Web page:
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Cybersecurity: Predict to prioritise, Don't react to resolve

Prioritising your cybersecurity strategy depends on how well you can define the criticality of the said cybersecurity signals and threat intelligence

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DQINDIA Online
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Cybersecurity

One of my favourite authors - Dr Atul Gawande - has written a beautiful book explaining the scientific importance of prioritised checklists in our lives. Checklists have been used the world over- from healthcare to banal activities in life... and it is always in an order of most to least important. If I draw the same parallel to cybersecurity, how can we design a cybersecurity strategy that is prioritised without a parameter to standardise the importance? Do we go by the hundred-page report from security teams, signals from our log and packet assessing tools, or do we just go by whichever area of the heat map turns bright red?

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Prioritising your cybersecurity strategy depends on how well you can define the criticality of the said cybersecurity signals and threat intelligence and collate it into a business context that is customised to your enterprise. How do you predict that certain threat signals are more critical than the others? There has to be an objective and unbiased assessment of each asset, IP address, cloud instance, cybersecurity tool, people (employee, third party/ vendor) and policy around a consistent risk metric that considers your internal and external risk exposure across the enterprise and in real-time.

The MAZE ransomware has affected multiple large organisations such as Xerox, Cognizant, Indiabulls, Canon, LG Electronics amongst others. One of the largest IT service providers affected by MAZE is anticipating a damage of $50 to 70 million in just this quarter! This is notwithstanding the reputational loss which can last longer and cause more loss than the initial incident. This estimated dollar impact can mean one of two things - either this organisation had predicted such a breach of their critical assets and prioritised their cyber risk strategy, which would mean that this estimation is their maximum possible liability, or they are still in damage control mode, which would mean that their breach liability is at least to the tune of $50 to 70 million, if not more.

Go from reactive to predictive

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Quoted from the Verizon DBIR, 2020, “if you leave your internet-facing assets so un-secured that taking them over can be automated, the attackers will transform your infrastructure into a multitenant environment. Till now, our defensive opportunity is to estimate what we haven’t seen based on what we have. For example, if we see malware, we look back in time for what we may have missed, but if we see a social action, we look at where the attacker is going, not where they are. All in all, paths can be hard to wrap our head around.”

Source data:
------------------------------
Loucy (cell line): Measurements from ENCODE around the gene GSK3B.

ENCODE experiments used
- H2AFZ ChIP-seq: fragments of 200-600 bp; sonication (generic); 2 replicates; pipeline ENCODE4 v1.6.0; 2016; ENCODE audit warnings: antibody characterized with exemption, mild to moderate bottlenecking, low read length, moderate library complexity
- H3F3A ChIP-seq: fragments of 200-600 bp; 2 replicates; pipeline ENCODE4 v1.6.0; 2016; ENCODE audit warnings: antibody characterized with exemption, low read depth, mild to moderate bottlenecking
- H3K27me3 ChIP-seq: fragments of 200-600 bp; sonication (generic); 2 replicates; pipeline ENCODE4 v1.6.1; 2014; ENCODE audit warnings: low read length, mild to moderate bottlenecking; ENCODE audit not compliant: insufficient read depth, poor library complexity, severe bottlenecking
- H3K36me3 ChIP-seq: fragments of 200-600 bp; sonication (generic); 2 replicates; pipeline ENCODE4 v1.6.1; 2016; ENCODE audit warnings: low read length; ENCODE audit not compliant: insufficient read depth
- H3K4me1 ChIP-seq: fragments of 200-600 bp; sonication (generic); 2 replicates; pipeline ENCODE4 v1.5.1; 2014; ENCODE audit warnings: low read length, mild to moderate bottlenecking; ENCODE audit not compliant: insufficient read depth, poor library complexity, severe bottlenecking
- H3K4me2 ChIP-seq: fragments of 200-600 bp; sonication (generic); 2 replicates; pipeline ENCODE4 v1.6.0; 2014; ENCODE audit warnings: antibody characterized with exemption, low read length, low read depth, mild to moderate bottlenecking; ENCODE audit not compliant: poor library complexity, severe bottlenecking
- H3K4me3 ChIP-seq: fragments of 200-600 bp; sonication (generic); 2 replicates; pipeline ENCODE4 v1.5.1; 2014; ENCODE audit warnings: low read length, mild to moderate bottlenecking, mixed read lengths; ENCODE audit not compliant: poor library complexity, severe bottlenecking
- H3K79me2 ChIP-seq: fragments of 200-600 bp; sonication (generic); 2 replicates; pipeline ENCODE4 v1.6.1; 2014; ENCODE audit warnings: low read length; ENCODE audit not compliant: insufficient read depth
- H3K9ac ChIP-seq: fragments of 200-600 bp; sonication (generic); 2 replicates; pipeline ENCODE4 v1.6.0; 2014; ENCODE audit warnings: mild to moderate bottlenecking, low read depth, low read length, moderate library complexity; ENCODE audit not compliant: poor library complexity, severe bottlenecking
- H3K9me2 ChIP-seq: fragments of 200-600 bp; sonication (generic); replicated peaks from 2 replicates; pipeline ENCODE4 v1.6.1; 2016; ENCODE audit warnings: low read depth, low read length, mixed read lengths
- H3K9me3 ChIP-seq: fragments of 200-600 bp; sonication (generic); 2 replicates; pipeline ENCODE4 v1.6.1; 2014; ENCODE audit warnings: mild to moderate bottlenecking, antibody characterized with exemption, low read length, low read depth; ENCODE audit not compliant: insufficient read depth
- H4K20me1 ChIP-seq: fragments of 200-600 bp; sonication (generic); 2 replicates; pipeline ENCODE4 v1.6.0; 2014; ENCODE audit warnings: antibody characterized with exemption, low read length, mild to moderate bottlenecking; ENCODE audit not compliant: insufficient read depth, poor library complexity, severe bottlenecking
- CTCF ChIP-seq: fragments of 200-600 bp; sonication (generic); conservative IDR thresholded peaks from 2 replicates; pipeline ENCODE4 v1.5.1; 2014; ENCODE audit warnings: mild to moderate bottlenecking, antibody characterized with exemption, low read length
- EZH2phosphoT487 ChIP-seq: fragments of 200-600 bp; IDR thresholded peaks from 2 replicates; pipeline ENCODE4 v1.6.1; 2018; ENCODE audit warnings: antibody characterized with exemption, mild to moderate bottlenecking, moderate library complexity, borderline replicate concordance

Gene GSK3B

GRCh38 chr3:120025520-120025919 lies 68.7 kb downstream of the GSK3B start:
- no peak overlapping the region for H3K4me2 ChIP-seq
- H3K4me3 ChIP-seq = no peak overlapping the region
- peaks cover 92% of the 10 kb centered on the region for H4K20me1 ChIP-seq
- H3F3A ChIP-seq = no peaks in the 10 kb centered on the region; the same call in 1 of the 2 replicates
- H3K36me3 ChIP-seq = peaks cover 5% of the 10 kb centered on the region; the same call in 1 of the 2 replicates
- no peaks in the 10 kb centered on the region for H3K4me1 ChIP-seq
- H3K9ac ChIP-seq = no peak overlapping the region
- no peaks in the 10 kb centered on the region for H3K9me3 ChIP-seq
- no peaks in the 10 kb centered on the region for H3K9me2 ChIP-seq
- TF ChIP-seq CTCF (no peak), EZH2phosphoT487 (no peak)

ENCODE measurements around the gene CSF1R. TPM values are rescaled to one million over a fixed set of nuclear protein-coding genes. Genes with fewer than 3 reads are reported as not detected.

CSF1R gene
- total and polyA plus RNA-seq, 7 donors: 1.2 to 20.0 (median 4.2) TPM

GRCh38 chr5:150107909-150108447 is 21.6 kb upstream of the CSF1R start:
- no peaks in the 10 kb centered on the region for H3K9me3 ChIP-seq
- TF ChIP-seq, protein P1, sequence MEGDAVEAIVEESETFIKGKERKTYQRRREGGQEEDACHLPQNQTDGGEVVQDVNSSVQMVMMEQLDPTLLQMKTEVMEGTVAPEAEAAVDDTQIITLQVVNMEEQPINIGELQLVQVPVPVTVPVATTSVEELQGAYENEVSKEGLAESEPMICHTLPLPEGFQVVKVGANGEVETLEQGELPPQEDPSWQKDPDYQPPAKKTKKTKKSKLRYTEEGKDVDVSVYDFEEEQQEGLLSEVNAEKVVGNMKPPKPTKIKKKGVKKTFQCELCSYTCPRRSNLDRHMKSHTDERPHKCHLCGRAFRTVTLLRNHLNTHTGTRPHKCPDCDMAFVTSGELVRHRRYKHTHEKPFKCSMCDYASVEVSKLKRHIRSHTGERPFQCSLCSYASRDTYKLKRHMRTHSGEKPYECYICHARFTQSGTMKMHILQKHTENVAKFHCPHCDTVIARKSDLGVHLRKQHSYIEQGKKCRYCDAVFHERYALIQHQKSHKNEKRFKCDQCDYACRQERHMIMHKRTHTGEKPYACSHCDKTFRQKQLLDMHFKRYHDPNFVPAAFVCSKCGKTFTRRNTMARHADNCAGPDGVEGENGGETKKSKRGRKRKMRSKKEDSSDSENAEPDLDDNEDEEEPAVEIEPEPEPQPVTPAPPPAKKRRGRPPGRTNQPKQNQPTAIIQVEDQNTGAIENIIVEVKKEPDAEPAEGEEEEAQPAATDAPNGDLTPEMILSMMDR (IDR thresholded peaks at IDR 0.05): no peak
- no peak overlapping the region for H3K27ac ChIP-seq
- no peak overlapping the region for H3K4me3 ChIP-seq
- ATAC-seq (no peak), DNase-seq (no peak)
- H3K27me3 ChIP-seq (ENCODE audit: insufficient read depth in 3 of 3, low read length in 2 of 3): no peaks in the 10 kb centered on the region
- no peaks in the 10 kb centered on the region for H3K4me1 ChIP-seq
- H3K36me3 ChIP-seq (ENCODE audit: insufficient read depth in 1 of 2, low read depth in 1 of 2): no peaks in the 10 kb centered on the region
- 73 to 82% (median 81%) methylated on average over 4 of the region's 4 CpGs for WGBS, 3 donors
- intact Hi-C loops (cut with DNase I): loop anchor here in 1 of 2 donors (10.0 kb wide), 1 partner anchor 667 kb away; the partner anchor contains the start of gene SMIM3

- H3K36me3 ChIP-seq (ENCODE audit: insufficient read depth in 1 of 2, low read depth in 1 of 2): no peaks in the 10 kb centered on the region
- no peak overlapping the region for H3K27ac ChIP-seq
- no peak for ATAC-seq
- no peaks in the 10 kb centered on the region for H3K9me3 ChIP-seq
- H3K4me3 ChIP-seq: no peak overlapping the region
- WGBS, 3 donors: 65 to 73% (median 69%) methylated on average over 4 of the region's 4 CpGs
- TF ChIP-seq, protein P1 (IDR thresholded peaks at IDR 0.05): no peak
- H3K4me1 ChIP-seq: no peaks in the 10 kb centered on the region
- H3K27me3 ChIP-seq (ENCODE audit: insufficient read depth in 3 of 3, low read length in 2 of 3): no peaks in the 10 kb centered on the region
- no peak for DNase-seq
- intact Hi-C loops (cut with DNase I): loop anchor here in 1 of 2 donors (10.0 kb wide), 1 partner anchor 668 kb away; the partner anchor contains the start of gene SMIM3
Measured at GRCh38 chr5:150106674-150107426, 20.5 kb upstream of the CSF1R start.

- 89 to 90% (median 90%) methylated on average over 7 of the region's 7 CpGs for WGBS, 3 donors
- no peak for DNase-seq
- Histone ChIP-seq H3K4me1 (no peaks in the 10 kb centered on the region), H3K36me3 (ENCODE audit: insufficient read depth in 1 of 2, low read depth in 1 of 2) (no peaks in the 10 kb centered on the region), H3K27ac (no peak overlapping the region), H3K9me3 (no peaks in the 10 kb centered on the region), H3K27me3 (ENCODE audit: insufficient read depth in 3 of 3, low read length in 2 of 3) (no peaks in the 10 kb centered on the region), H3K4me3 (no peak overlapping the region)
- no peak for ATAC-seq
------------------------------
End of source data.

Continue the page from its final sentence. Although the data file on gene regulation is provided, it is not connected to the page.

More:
This is a ‘defensive approach’ and it needs to change. The Pareto Principle, which asserts that roughly 80% of the effects come from just 20% of the causes, can be cited to understand why security and risk management leaders have struggled until now. They have to sift through a constantly growing corpus of data coming from multiple sources and tools in order to identify a ‘few’ bad actors. Security teams often scramble to create that life-saving prioritised checklist which I mentioned earlier and instead create a to-do list which merely lists down all possibilities rather than prioritised actionables. According to a study, 80% of organisations still resort to reactive tools. The ‘defend when it happens’ approach is costing them millions in regulatory fines and reputational damage.

The secret is that you don’t have to act on all the vulnerabilities because only 5.5% of them are likely to be exploited. So how do you

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  1. Identify
  2. then, prioritise these?

This is where cyber risk quantification becomes a game-changer. Prioritising has to stem from analyses of cybersecurity signals, external and internal threat intelligence and place all this into a business context to identify what and where the ‘weakest links’ of an enterprise lie across people, processes and technology. A supervised machine learning risk quantification engine can generate prioritised insights specific to your enterprise’s industry, revenue and geography ultimately helping you predict a cyber-attack before it happens.

Conclusion:

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This simple act of prioritising has a ripple effect across the cyber risk strategy of an organisation. There is no silver bullet when it comes to cybersecurity. It suffices to say that the best way to keep yourself afloat is to plug all the holes in your boat before you begin drowning.

Without prioritised and predictive thought leadership at the helm of Security Teams and the Board, we are essentially drowning in information yet starving for knowledge. An enterprise-wide, objective, real-time and unified score that provides a consistent risk metric as a common language across the Board, Security teams and other stakeholders will give the much-needed clarity to make cybersecurity a scientifically backed, data-driven business decision, rather than the mishmash of actions that may or may not protect you. Would you rather take your chances or quantify?

By Vidit Baxi, Co-founder, Lucideus

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